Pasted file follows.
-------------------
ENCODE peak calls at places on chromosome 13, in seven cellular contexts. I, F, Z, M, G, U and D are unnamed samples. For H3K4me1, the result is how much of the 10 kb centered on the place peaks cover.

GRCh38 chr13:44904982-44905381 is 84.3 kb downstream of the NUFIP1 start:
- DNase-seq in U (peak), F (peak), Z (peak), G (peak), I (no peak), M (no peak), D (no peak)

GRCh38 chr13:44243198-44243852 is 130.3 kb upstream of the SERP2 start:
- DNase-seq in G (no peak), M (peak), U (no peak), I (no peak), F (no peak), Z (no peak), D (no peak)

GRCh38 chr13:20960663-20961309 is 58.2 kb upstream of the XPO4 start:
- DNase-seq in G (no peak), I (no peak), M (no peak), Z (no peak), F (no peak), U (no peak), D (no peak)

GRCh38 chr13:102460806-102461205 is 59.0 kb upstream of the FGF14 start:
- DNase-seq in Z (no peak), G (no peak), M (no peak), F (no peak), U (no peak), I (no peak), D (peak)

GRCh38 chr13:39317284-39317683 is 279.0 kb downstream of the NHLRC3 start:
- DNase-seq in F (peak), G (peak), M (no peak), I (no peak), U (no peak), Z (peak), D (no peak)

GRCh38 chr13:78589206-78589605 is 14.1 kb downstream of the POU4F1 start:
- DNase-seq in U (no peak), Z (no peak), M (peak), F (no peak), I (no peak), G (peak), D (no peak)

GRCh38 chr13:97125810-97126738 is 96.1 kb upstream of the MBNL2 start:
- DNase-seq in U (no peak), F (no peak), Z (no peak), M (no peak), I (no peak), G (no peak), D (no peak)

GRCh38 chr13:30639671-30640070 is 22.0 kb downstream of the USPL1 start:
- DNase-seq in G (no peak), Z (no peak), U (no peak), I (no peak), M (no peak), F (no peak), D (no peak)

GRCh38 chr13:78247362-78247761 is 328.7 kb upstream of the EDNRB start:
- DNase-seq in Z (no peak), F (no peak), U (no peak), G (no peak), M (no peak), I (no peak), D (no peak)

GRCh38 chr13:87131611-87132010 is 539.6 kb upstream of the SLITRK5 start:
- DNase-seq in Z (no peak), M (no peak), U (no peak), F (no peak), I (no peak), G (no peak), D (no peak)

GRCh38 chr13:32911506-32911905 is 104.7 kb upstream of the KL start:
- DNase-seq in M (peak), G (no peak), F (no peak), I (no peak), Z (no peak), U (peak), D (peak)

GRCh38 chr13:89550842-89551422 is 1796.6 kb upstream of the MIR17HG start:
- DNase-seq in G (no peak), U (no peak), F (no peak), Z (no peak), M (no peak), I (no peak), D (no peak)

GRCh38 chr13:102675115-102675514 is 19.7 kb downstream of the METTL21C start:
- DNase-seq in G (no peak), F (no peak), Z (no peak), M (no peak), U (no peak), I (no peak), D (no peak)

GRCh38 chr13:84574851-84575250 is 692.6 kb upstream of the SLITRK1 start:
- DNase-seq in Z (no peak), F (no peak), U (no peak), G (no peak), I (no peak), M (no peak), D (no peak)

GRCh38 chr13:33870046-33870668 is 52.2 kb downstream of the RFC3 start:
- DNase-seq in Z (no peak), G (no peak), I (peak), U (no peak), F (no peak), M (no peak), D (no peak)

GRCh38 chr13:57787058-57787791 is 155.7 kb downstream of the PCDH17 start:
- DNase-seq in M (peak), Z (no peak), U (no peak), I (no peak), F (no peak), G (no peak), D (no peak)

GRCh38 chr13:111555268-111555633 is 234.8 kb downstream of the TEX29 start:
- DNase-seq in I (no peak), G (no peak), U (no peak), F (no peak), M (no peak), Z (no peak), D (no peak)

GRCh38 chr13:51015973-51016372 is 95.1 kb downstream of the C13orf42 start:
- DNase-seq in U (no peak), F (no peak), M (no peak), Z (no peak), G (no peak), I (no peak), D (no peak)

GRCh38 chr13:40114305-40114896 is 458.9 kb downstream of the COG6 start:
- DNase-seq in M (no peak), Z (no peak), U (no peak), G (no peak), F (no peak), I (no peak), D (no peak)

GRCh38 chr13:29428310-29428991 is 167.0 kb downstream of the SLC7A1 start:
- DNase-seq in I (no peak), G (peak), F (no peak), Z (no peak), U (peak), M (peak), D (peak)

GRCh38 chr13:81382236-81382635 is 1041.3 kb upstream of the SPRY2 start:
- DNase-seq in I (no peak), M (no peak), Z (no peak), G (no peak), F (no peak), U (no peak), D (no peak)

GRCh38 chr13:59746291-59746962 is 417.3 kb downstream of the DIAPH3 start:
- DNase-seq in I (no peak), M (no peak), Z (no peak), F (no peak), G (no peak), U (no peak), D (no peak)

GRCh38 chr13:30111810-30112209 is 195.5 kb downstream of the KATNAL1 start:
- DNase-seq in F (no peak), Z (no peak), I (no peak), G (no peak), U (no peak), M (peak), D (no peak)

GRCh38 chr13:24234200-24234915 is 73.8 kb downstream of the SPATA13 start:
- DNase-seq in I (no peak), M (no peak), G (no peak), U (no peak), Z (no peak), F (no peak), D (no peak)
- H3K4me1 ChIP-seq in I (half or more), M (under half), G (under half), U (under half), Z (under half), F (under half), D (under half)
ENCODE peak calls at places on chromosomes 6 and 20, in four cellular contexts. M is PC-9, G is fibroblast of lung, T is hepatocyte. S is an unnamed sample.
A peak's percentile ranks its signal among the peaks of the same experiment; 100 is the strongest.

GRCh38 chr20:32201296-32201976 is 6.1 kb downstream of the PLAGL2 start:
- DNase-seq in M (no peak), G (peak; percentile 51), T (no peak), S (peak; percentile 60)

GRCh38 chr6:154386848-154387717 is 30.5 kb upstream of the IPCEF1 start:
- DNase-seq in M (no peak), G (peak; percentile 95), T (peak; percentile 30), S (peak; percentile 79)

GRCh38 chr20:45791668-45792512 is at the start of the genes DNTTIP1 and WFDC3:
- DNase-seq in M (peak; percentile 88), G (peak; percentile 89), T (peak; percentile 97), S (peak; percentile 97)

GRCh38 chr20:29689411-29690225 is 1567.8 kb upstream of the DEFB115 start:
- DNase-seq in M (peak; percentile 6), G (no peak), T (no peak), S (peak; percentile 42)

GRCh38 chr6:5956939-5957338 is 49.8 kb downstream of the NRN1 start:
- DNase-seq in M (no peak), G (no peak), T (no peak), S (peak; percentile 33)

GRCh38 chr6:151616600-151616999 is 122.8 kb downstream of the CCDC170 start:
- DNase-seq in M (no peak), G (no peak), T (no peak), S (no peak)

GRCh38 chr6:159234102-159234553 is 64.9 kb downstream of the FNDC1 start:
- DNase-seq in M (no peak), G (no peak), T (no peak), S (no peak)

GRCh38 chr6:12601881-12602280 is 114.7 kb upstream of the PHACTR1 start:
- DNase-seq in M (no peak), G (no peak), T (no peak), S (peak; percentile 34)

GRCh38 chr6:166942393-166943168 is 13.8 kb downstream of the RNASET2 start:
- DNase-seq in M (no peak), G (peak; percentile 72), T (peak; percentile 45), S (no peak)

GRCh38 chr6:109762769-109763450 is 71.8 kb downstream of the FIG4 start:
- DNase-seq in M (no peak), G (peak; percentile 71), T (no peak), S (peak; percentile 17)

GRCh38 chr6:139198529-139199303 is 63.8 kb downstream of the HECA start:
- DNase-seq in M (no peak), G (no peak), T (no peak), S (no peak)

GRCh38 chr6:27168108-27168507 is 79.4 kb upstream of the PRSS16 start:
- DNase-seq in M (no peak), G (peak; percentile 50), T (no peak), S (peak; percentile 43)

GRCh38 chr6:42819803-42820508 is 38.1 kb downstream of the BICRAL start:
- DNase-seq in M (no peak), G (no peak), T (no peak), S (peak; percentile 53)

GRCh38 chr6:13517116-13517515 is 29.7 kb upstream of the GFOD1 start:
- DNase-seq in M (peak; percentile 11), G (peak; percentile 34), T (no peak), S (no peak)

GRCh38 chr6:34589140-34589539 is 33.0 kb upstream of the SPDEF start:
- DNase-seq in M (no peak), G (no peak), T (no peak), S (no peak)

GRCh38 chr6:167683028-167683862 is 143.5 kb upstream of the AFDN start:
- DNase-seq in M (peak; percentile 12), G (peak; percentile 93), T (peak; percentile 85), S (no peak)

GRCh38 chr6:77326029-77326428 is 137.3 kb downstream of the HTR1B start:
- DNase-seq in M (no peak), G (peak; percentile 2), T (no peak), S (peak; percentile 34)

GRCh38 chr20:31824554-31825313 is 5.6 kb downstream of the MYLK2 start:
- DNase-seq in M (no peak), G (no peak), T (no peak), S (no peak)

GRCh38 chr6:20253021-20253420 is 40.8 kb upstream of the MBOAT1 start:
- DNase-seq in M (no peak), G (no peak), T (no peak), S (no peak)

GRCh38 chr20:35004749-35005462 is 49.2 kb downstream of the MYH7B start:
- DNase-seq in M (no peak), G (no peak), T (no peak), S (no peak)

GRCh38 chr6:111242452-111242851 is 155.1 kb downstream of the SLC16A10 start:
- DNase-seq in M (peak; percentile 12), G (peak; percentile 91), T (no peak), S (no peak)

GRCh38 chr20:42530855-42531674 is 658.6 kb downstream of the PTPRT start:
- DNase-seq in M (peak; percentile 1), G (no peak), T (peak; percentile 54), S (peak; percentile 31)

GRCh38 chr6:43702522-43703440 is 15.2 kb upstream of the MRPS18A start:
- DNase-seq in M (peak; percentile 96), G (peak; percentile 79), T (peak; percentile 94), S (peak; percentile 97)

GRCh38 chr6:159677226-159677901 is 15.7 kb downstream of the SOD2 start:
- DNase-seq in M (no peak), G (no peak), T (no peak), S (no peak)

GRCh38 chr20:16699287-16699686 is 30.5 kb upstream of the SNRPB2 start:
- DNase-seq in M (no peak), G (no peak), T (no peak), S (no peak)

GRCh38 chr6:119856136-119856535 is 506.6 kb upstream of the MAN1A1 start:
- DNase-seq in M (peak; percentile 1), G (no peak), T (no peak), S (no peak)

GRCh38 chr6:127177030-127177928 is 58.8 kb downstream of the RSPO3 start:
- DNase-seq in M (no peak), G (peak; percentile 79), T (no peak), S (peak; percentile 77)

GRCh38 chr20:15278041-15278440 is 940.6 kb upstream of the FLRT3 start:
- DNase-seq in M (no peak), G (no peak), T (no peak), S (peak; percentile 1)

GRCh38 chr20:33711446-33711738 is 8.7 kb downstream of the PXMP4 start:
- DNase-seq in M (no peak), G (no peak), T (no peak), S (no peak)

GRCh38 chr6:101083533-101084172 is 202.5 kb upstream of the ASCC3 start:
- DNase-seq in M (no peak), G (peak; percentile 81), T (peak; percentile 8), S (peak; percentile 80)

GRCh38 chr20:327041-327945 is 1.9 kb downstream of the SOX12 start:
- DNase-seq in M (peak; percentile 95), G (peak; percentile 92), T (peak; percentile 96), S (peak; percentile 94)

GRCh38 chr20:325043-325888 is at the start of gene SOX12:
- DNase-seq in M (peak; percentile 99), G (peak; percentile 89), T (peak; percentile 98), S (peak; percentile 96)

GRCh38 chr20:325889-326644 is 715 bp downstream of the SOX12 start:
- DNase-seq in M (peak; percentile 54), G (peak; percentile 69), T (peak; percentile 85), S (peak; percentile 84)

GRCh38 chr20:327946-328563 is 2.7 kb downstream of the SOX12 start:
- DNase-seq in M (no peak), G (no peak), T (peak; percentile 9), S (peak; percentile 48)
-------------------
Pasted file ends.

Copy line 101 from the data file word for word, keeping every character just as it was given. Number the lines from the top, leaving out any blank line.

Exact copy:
GRCh38 chr20:16699287-16699686 is 30.5 kb upstream of the SNRPB2 start: